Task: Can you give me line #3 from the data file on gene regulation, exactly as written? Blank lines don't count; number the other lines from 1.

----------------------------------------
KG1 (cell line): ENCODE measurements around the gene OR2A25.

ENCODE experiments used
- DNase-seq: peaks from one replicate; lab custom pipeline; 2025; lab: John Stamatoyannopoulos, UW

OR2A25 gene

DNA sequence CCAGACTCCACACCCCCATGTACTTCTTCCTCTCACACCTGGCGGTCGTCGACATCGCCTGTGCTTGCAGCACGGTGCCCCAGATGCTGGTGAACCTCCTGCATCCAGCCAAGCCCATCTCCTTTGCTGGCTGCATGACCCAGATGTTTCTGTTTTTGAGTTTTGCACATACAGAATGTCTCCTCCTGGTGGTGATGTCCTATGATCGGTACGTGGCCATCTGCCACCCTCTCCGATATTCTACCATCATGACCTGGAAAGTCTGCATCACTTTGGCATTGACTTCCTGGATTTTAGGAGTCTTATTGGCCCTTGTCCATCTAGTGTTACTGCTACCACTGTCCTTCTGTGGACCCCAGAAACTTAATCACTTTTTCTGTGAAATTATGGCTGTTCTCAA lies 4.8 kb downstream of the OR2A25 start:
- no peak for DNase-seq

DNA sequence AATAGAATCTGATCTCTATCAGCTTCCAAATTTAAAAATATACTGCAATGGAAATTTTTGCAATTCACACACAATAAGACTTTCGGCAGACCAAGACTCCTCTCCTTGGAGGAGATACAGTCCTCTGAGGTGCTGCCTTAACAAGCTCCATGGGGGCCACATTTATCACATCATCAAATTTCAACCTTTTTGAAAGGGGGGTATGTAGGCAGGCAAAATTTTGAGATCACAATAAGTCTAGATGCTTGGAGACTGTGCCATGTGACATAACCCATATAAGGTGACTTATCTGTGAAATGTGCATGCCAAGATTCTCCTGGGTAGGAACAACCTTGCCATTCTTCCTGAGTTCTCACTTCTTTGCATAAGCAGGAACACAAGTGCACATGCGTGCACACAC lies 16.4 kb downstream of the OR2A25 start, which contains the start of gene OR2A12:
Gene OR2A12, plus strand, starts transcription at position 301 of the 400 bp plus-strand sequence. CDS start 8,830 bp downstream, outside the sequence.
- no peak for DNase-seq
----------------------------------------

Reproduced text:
- DNase-seq: peaks from one replicate; lab custom pipeline; 2025; lab: John Stamatoyannopoulos, UW